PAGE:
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Morocco: Morocco Agribusiness Profile 2012




Morocco Agribusiness Profile 2012

Until 2015, we expect strong production increase for most agricultural sectors. Nevertheless, increase is predictable to be mainly high in the case of livestock and dairy produce, inclunding corn and sugar. Corn production will increase from a moderately low base, fuelled by a request for the grain as a form of animal feed. The production of livestock and dairy produce will profit from the steady expansion of Morocco's economy and from rising per capita incomes. In the meantime, the sugar industry stands to benefit from strong government support and efforts to raise output. Over our-year estimate period, positive request increase is envisaged for amount Morocco's agricultural sectors; we expect increase in the consumption of poultry, beef, milk and sugar to benefit from rising living standards and by an expanding people.

We remain positive about Morocco's agricultural sector and do not believe recent FTAs signed with the EU (and in signing with Canada) will discourage domestic production. In fact, domestic demand has encouraged farmers to plant more and to increase yields for grains, which decreased the country's reliance on imports. We expect this to continue to be the case in the coming years. In the dairy and livestock industries, we expect increased government support and investment - backed by strong domestic demand - to help these sectors to develop, even though competition from European and Canadian dairy giants could slow this process. Overall, we expect the FTA to help moderate domestic food prices.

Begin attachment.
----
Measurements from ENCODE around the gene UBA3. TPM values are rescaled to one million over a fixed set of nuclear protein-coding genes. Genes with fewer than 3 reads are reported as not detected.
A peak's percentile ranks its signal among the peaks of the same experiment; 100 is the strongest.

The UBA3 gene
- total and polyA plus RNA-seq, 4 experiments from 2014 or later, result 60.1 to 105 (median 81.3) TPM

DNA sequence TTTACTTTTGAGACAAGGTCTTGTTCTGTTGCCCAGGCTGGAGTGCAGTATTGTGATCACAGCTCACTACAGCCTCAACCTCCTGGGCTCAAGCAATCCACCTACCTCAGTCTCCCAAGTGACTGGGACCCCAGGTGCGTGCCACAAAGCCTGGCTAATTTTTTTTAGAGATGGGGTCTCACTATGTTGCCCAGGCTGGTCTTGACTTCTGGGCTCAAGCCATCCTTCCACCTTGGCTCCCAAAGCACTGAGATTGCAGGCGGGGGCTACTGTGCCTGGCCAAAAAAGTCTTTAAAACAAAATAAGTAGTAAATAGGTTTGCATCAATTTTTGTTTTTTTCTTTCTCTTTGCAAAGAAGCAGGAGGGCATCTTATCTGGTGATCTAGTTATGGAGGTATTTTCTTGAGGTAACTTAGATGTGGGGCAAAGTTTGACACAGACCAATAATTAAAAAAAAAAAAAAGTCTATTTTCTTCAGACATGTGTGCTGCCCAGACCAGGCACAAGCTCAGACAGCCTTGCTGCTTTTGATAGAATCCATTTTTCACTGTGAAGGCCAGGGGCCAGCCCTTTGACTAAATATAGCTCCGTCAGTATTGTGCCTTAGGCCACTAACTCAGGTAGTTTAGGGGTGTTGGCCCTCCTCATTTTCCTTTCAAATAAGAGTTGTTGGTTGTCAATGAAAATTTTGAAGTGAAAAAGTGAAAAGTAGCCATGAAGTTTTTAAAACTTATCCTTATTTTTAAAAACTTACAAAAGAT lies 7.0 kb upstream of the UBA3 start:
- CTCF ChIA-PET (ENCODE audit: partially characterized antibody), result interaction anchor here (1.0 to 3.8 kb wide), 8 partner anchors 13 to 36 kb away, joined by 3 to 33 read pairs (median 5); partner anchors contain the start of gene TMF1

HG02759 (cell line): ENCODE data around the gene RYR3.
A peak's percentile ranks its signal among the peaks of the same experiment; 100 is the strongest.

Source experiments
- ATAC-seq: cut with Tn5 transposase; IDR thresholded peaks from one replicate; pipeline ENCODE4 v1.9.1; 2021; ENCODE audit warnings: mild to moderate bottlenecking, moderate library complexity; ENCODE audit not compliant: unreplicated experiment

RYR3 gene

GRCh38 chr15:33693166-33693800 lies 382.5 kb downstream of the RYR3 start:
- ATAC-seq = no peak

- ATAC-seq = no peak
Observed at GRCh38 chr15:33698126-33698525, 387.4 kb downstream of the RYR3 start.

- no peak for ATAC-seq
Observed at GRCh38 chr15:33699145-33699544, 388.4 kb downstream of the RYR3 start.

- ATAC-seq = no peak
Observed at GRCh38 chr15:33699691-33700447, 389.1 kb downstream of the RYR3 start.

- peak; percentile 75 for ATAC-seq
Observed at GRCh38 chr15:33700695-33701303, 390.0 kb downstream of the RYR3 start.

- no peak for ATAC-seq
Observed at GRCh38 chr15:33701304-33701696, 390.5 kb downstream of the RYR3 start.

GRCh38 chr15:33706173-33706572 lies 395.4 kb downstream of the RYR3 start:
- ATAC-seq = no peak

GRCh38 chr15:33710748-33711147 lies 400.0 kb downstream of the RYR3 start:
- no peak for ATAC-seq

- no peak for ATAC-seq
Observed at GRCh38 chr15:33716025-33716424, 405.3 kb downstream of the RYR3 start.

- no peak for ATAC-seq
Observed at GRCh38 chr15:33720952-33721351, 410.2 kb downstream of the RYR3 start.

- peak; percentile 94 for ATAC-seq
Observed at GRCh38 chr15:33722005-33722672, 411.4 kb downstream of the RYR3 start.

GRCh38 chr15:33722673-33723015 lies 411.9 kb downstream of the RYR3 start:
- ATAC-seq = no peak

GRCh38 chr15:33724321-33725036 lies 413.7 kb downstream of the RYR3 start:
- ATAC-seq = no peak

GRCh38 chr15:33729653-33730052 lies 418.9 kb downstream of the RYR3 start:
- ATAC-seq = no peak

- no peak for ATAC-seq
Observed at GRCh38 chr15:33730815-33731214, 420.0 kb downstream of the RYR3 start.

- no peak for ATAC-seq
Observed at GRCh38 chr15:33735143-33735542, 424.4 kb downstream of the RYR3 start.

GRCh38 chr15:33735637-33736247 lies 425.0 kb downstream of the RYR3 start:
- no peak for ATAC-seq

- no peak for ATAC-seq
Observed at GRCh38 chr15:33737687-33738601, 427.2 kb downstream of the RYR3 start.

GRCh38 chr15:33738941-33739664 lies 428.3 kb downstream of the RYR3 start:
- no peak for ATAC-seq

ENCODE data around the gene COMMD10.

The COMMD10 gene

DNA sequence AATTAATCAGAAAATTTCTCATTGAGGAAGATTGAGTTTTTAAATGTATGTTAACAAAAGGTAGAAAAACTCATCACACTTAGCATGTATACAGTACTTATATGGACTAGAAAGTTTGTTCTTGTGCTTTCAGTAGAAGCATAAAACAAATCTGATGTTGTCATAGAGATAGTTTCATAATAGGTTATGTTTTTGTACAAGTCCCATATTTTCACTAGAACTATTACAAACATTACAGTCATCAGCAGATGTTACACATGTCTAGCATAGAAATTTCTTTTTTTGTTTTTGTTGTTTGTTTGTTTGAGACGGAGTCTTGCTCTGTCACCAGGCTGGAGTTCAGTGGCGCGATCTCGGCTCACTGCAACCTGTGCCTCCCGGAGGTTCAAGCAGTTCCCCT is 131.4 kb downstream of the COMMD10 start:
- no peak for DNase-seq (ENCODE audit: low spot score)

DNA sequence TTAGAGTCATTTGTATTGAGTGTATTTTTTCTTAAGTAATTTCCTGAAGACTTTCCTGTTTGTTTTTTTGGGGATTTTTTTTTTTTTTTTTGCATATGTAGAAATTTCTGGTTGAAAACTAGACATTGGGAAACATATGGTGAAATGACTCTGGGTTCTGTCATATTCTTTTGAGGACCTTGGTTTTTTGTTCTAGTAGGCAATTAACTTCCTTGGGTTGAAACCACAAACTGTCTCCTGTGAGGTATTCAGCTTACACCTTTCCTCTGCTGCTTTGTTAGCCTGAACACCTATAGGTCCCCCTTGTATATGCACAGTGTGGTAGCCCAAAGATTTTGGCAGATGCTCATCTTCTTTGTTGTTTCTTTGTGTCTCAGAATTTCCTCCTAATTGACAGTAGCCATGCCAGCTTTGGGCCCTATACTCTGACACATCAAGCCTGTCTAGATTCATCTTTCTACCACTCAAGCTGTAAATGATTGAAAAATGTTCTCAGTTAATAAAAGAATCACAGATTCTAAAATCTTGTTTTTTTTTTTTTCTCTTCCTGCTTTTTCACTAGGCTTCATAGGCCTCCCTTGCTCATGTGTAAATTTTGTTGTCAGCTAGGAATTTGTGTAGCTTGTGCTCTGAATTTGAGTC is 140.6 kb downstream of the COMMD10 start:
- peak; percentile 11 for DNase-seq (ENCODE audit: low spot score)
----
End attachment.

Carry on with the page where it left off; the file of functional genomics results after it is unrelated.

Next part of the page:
However, although BMI is predicting steady increase for Morocco's economy, a double-dip recession for the world economy would as well affect Morocco. Per capita income would inevitably be affected, forcing consumers to cut back on the consumption of meat, dairy produce and sugar in favour of staple foods.

Industry Developments Morocco is currently under negotiation with Canada to sign a free trade agreement (FTA) covering the countries' agricultural trade. In fact, Morocco bought CAD267mn in Canadian agricultural products in 2009. This means that the vast majority of trade between the two countries is in the agricultural sector. In fact, Morocco sources most of its durum wheat from Canada as well as more regular types of wheat. Also, the country has already signed an FTA with Canada's neighbour and trade partner, the US, which will make the signing of the treaty straightforward.